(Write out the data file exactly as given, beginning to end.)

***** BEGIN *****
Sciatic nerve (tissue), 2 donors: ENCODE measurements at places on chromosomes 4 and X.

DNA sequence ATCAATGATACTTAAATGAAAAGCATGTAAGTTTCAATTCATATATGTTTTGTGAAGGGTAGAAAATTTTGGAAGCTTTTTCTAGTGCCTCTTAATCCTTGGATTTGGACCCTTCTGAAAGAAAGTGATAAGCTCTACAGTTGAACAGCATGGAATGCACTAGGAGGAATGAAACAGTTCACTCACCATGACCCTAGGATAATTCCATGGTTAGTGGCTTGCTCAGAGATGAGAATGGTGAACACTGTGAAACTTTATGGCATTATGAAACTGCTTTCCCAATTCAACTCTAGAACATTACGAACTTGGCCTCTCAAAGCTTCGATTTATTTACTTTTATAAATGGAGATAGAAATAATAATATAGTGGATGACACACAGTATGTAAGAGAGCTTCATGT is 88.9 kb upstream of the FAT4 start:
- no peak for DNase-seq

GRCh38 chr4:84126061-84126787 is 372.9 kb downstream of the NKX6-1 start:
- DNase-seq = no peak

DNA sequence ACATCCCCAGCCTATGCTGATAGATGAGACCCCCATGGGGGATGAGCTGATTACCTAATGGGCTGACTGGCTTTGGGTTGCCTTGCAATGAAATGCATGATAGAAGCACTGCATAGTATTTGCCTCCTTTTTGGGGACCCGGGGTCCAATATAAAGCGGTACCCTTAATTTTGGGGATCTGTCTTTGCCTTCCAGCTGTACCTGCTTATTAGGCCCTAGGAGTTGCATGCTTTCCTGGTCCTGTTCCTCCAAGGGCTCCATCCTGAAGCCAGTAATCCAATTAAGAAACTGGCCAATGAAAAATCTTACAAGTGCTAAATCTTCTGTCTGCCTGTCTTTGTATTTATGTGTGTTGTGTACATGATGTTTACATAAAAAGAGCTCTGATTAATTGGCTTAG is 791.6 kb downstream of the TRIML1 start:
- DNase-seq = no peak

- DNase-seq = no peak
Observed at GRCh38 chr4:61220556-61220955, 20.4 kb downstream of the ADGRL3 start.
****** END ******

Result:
Sciatic nerve (tissue), 2 donors: ENCODE measurements at places on chromosomes 4 and X.

DNA sequence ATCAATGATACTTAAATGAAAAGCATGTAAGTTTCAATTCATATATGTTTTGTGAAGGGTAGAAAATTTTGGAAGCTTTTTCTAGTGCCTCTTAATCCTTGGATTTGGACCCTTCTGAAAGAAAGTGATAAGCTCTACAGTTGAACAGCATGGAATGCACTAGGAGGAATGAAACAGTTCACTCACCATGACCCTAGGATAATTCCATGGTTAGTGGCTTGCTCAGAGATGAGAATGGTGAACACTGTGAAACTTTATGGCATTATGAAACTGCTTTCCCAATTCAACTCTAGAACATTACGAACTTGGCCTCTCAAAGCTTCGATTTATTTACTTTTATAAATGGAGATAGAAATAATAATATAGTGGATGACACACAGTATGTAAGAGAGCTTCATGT is 88.9 kb upstream of the FAT4 start:
- no peak for DNase-seq

GRCh38 chr4:84126061-84126787 is 372.9 kb downstream of the NKX6-1 start:
- DNase-seq = no peak

DNA sequence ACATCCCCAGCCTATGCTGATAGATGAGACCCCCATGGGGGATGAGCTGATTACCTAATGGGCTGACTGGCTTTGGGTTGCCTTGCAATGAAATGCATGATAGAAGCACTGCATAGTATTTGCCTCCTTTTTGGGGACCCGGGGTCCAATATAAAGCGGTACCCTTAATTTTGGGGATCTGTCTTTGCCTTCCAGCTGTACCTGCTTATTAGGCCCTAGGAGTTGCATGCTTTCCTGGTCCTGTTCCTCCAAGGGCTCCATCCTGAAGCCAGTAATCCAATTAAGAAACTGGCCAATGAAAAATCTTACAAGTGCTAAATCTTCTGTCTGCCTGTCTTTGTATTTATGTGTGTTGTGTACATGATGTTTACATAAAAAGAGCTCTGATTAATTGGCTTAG is 791.6 kb downstream of the TRIML1 start:
- DNase-seq = no peak

- DNase-seq = no peak
Observed at GRCh38 chr4:61220556-61220955, 20.4 kb downstream of the ADGRL3 start.